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Local holiday shopping, one town at a time

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ST. IGNATIUS – The turkeys haven’t been stuffed but signs of the nearing holidays can be seen in shops, so we’ve started an investigation into what’s available for local shopping. First stop, St. Ignatius. 

At the center of town, Gambles is settled in a brown wood building. It was built in the 1920s, and the original tin ceiling tiles painted white can still be seen. The building was once a bar, bank, drug store, malt shop, clothing store, video store, a bank and some other things. The concrete from the bank vault is still intact. 

But for about 17 years, folks have been able to get a little bit of everything at the store. Stuffed horses, small tractors and dolls are in the toy aisle. Anyone shopping for people who like to fix things will find sockets, wrenches, wood, nails and other tools. Fishing equipment is hung on a side wall next to the four-wheelers and guns. 

Owner Claudia McCready started remodeling during the summer to spruce-up the 90-year-old building. Her son Clay McCready, 31, works at the store, and he is in the process of buying it. 

“I started working for her when I was a kid,” he said. “I’d come in with my mom before school started. I was doing things like checking in freight.” 

He went on to college and changed his major several times with things like dentistry and computers. Nothing fit his interests like working at the store. He enjoys talking to customers, looking for merchandise, and being able to beat the prices of bigger stores.

“I really like it when I can be competitive with prices,” he said. “It strokes my ego to be able to compete with bigger stores, but to do that, I sometimes barely break even. Some things (in the store) are just higher, but considering the cost of gas and the time it takes, how much do people save?” 

Clay says shopping locally has a circular effect.

“The money people put into the local economy comes back to them. It creates a better local economy for everyone,” he said.

Clay might still be cleaning teeth if the economy hadn’t turned around.

“For a few years (business) was getting really bad,” he said. “Another year like the last bad one and we would have been shutting the doors. It’s getting better, slowly.”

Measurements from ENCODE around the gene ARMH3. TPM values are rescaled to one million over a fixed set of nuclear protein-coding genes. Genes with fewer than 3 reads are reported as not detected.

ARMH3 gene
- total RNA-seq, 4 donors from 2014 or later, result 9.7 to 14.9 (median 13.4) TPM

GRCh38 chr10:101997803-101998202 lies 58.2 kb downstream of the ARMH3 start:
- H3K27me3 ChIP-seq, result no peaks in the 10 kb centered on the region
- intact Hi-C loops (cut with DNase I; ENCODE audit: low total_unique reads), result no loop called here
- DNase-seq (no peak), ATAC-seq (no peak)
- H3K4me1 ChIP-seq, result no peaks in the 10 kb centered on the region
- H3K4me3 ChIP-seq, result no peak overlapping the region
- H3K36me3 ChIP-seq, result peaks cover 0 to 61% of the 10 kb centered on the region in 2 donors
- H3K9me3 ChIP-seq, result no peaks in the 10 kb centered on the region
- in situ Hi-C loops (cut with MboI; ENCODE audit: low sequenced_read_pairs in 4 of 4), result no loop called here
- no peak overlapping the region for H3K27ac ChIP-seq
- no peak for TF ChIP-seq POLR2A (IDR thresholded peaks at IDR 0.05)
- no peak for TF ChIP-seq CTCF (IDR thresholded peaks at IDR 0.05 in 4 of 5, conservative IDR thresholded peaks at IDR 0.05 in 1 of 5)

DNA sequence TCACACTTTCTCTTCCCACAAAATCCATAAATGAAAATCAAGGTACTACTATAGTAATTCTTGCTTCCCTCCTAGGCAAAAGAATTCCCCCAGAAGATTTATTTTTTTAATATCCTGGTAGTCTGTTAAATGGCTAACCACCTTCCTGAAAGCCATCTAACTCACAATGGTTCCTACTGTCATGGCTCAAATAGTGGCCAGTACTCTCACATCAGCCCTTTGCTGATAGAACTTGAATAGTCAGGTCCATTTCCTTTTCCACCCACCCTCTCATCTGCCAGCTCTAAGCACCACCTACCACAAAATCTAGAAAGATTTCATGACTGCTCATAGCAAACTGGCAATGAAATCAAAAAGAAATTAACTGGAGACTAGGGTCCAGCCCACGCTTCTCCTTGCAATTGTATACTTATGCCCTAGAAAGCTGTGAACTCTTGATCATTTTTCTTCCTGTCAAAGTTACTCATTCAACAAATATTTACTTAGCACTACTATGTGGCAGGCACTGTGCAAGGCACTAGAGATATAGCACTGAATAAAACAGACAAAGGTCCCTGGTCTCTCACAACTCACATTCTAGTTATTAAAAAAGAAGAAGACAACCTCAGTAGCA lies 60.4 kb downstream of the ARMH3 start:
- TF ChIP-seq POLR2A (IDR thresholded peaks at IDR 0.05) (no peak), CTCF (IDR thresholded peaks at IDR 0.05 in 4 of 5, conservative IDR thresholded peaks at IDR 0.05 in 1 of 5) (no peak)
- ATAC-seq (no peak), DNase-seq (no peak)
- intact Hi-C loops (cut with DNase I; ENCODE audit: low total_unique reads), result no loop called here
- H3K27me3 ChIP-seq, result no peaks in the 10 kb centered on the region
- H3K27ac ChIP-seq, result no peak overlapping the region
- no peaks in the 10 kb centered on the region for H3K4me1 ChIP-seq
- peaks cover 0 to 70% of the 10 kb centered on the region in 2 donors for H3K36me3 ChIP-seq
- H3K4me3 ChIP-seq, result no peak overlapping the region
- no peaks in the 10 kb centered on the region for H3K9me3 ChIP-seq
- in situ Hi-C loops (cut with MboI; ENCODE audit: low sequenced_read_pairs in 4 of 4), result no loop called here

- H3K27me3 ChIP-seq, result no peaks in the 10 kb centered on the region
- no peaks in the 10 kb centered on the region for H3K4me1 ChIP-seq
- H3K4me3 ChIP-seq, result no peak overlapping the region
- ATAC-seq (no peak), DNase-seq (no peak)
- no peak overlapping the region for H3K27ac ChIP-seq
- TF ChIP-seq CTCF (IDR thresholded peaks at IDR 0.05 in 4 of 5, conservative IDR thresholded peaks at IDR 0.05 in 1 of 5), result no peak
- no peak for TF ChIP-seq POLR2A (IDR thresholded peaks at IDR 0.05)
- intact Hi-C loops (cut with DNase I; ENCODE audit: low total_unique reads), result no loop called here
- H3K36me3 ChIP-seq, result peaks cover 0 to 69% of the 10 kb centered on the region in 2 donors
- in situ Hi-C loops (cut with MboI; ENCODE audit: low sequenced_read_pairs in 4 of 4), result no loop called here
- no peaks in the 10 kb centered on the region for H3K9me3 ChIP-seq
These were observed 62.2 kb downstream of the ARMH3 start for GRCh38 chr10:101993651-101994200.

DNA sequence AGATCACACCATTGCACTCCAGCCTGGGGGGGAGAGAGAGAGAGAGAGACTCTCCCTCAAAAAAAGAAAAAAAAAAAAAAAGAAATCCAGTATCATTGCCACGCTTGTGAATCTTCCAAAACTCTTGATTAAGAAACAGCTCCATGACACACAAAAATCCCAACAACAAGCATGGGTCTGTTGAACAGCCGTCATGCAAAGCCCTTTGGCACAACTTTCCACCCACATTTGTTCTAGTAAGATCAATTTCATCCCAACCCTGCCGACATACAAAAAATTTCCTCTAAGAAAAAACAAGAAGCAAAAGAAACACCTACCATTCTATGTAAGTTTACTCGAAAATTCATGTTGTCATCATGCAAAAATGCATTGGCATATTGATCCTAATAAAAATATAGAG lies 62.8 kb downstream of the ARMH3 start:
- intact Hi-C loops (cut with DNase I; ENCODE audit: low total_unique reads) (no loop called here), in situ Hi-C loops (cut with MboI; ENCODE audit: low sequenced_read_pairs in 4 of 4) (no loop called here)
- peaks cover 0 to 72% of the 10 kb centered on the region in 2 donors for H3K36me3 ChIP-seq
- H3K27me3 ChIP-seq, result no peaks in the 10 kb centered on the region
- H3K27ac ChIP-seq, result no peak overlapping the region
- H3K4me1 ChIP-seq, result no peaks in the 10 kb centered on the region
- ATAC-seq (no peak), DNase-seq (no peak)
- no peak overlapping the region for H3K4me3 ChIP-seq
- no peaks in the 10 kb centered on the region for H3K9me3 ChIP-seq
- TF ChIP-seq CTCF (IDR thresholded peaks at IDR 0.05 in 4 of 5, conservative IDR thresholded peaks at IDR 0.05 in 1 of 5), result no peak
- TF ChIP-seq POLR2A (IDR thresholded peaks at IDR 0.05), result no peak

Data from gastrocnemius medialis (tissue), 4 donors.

Changing the inventory to what people want is important in small business.

“We had to find something else cool that people would drool over,” he said, looking at the four-wheelers in all sizes and almost drooling himself. 

Down the road at the Folkshop, people might find a special gift like a matching canister to replace the one they broke at grandma’s house. The thrift shop features vintage and gently used items including clothes, toys, books, crafts and housewares. Spices and aromatherapy line the front counter. For those not wanting to spend a lot on seasonal decorations, they’ve got those, too. 

“We are a nonprofit,” said employee Jean Callahan, who has seven years of experience. “The money we make goes back into the community. No one owns this. The money goes to employ people (including people with disabilities) and is donated to those in need.”

Another place to shop is a trip back in time. If folks follow the signs traveling a few miles down Airport Road and to the right, the Mission General Store (otherwise known as the Amish store) has different things all the time, ranging from toys to discounted food items. 

The lower priced candy attracts many during the holidays. Meats and cheeses can be gift boxed with a few stacks of crackers. On the back aisle, sewing materials like cloth, thread and needles could keep crafty people busy during the holidays. 

“We are a small, old-fashioned country store,” said Delbert Bontrager, owner. 

Bontrager opened the store 11 years ago. Tradition is important to him — the way back kind of tradition with horses and buggies, although the store does have lights and a credit card machine. Employees are Amish or German Baptist. 

Family is as important to Bontrager as tradition. 

“It’s great to support smaller family owned businesses, whether it’s here or in Polson,” he said. “Small stores are more personal. It’s about making connections and realizing everyone is human and not just passing by.” 

Next week, we’ll find out what is available for holiday shopping in Ronan. 







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